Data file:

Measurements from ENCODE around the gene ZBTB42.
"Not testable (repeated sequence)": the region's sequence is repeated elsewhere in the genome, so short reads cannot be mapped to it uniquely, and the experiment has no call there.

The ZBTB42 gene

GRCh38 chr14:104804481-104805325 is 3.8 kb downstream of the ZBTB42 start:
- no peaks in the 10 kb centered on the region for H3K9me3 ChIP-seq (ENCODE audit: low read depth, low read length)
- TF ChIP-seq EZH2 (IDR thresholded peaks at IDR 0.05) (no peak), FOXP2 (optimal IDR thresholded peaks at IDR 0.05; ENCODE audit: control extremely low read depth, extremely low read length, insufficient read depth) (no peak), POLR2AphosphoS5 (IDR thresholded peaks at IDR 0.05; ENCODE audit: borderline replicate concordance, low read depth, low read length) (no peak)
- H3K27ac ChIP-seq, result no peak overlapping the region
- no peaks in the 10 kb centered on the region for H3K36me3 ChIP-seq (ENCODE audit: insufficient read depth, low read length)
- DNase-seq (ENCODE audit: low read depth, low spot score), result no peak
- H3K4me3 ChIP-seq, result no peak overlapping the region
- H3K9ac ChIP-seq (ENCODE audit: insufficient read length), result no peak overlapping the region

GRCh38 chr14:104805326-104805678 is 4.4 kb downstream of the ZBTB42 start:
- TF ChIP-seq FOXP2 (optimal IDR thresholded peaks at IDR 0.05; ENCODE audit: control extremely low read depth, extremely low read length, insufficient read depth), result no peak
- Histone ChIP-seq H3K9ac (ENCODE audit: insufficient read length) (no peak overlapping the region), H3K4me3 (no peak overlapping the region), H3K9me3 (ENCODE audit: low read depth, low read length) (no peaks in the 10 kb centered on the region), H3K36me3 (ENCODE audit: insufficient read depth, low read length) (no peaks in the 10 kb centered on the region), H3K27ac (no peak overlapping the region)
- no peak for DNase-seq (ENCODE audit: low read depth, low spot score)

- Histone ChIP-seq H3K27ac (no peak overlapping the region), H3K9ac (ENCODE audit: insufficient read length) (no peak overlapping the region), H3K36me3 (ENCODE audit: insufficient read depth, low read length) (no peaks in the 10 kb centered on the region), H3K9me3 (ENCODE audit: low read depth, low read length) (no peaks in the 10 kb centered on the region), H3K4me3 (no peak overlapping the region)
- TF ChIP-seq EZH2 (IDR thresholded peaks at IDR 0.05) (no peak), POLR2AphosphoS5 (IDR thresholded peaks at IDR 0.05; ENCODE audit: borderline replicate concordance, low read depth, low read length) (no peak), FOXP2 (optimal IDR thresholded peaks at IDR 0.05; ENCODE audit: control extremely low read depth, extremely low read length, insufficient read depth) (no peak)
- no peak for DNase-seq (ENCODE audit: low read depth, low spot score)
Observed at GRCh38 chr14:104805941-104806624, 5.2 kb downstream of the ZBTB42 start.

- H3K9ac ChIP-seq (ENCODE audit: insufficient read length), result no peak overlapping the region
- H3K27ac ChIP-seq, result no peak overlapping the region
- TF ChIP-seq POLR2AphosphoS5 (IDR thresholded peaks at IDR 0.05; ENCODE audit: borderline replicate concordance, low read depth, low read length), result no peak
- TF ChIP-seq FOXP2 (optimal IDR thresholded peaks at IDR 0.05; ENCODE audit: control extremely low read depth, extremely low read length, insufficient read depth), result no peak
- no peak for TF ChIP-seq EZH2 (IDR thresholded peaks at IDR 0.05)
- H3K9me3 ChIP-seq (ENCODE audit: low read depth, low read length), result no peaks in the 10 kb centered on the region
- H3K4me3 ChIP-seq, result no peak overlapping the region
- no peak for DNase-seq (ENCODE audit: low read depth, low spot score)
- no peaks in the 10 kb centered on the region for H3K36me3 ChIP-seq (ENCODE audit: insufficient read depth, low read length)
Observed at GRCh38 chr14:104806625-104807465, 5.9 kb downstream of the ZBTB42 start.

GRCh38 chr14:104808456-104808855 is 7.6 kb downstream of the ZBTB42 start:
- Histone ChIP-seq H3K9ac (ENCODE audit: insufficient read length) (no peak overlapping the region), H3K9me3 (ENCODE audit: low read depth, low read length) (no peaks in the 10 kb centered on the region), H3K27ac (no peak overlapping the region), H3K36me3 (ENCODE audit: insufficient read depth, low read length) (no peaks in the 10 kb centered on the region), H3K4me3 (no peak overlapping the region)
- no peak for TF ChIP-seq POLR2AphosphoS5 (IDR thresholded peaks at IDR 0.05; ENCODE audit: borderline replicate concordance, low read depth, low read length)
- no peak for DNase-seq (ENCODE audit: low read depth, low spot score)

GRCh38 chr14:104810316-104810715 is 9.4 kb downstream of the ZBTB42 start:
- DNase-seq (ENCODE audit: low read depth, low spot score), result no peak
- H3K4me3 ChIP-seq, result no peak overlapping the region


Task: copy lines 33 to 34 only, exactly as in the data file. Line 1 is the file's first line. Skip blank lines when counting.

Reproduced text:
- no peak for DNase-seq (ENCODE audit: low read depth, low spot score)

GRCh38 chr14:104810316-104810715 is 9.4 kb downstream of the ZBTB42 start: